|Albert Stubbins, footballer: born Wallsend, Northumberland 17 July 1919; played for Newcastle United 1937-46, Liverpool 1946-53; married (one son); died Cullercoats, Northumberland 28 December 2002.
Albert Stubbins was a goal-scoring idol, revered in two of the most passionate hotbeds of soccer in the world, his niche in English folklore underlined by his presence on the sleeve of one of the best-selling pop music albums of all time.
The flame-haired north-easterner, loved on both Tyneside and Merseyside for his unfailingly equable approach to the game almost as much as for his prolific exploits with Newcastle United and Liverpool, was chosen by the Beatles as one of 63 famous faces to adorn the artwork of their ground-breaking Sgt Pepper's Lonely Hearts Club Band in 1967. Wearing a characteristic broad grin, he is wedged cosily among the likes of Marlene Dietrich, Lewis Carroll and Karl Marx, and it is a tribute to his stature in popular culture that he doesn't seem the slightest bit out of place.
As a Newcastle player, Stubbins plundered more goals than anyone else in English football during emergency competitions staged during the Second World War, then he helped Liverpool to become the first League champions in the wake of the conflict, yet he never earned a full cap for England, being overshadowed by the stellar likes of Tommy Lawton and Jackie Milburn.
A ball-playing centre-forward, endowed with subtle skills, searing pace and a scorching shot in both of his size-11 boots – though he was quite tall, the immensity of his feet was rather incongruous in such a slender fellow – Stubbins was not merely a taker, but also a maker of goals. He led his forward line intelligently, constantly seeking to bring colleagues into play with his perceptive passing and for all his dead-eyed menace it was clear that he enjoyed his work, his nickname of "The Smiling Assassin" being singularly apt.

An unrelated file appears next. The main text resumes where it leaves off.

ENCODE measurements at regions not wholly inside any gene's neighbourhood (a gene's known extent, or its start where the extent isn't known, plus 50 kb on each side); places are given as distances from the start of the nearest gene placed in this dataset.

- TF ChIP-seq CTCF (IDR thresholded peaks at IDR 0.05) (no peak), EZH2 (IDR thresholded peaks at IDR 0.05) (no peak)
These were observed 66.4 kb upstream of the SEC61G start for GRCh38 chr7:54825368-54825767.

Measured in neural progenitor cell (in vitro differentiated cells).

Born in 1919 in Wallsend, Northumberland, a particularly productive seedbed of star footballers, he might have been lost to the game when his family moved to the United States during his infancy, but after living in New York and Detroit the Stubbinses returned to England when the boy was 12. Soon his vast potential became obvious and Albert Stubbins joined Sunderland as an amateur, but only on the understanding that should Newcastle, whom he supported from the Gallowgate terraces, make an approach then he could switch clubs.
Duly the Magpies' interest materialised and he turned professional at St James' Park in April 1937. Stubbins made his senior début for Second Division United while still a teenager in 1938 and quickly he became established in the first team, but it was his ill fortune to find himself on the threshold of a richly promising career just as war broke out. Throughout the hostilities, he remained on Tyneside doing essential work as a shipyard draughtsman, but arguably his prime contribution towards lifting the communal gloom was as a footballer. Over the next six years he scored 245 times in 199 appearances for Newcastle, including four consecutive hat-tricks during a purple patch in 1941.